In my opinion, correctly calibrating your video system is extremely important and serves two purposes. First and most obvious, calibration ensures that gray scale and picture parameters are correctly set. Second, and perhaps even more important in the long run, proper calibration greatly reduces the possibility that you may damage your monitor from phosphor burn-in by having the contrast or brightness set incorrectly. Having your monitor set up properly in my view is a low-cost preventive measure against potentially damaging a plasma display. The bottom line is, as you have probably just spent several mortgage payments on the coolest television in the neighborhood, I would say it is worth spending $300 bucks to ensure optimal performance.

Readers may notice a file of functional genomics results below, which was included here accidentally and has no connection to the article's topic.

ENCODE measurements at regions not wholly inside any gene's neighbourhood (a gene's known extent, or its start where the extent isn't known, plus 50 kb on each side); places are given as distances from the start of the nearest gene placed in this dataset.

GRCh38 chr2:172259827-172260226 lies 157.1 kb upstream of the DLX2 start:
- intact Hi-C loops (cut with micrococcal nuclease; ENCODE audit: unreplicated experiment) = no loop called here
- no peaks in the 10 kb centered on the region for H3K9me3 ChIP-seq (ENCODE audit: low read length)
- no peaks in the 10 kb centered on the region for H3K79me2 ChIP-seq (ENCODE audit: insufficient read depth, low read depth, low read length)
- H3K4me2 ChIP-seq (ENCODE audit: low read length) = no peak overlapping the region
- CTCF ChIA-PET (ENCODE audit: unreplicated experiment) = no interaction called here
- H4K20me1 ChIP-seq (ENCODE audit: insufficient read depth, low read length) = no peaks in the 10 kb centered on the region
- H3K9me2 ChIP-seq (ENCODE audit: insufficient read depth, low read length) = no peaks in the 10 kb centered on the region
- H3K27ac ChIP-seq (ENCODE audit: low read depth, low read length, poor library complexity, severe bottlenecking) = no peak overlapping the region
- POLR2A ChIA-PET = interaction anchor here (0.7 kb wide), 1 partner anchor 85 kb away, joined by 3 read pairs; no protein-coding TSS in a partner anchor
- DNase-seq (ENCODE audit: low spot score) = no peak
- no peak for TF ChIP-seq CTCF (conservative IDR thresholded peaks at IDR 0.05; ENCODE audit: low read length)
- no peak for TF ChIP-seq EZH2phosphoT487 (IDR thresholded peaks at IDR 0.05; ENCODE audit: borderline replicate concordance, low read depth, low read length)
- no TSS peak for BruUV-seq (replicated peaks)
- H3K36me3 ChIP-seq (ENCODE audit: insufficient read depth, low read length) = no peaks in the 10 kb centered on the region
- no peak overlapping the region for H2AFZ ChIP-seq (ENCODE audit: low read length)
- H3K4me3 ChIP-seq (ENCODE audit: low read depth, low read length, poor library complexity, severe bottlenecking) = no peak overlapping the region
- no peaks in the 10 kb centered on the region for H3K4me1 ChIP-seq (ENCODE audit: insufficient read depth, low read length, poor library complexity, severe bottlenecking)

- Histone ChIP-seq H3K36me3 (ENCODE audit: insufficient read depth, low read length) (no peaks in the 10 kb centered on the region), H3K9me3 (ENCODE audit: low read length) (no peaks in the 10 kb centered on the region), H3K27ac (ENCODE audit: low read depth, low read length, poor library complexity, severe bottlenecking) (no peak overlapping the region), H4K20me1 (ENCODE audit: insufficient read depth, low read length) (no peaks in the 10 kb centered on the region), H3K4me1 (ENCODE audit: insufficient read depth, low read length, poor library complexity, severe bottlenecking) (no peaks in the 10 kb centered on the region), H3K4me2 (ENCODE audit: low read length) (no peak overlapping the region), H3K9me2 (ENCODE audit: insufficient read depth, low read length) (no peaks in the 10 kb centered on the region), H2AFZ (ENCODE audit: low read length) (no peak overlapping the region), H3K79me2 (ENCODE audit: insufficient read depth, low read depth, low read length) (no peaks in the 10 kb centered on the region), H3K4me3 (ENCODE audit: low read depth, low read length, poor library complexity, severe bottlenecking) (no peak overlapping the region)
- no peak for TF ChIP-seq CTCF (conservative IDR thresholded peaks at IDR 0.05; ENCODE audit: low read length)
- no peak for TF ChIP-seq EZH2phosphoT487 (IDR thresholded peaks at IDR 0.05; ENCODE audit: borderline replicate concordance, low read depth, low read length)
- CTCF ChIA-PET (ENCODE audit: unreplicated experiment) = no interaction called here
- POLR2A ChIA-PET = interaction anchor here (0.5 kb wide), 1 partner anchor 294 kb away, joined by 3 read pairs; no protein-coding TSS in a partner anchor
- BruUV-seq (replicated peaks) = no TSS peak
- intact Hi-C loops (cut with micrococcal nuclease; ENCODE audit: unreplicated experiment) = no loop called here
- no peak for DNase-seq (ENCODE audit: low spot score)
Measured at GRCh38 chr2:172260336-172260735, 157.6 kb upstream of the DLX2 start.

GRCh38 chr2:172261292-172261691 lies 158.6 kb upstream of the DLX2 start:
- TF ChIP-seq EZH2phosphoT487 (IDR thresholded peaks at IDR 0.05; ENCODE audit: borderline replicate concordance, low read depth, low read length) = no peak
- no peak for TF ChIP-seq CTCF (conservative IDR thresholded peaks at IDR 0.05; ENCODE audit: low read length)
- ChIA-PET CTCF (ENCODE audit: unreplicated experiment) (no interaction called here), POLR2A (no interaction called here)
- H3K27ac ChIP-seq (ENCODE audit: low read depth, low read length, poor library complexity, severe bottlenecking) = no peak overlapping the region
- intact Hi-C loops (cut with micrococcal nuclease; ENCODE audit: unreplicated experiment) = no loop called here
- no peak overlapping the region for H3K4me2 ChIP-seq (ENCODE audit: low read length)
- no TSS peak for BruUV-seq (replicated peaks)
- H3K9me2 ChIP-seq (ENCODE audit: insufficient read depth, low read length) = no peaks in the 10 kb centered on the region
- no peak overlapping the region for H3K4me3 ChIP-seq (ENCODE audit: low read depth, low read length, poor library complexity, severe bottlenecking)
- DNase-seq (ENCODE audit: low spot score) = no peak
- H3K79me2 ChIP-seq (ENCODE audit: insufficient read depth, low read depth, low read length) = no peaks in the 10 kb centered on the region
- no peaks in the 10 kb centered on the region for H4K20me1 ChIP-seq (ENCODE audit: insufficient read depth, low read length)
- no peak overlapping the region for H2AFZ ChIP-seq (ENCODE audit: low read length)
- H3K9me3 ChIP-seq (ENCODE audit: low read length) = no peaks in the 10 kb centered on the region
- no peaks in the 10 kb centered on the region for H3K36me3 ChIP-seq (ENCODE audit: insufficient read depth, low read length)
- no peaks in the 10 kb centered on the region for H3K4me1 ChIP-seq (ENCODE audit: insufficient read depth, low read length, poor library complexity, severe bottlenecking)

Many consumers shopping for a plasma are probably wondering what size monitor is best for their viewing area. While every person’s tastes are different, I would mention here that I evaluated the P50XHA10US from eight feet and found this distance to be quite comfortable. I would caution, however, that if you plan on being any closer than that, Fujistu makes a 42-inch version of this display that might be more suitable for you.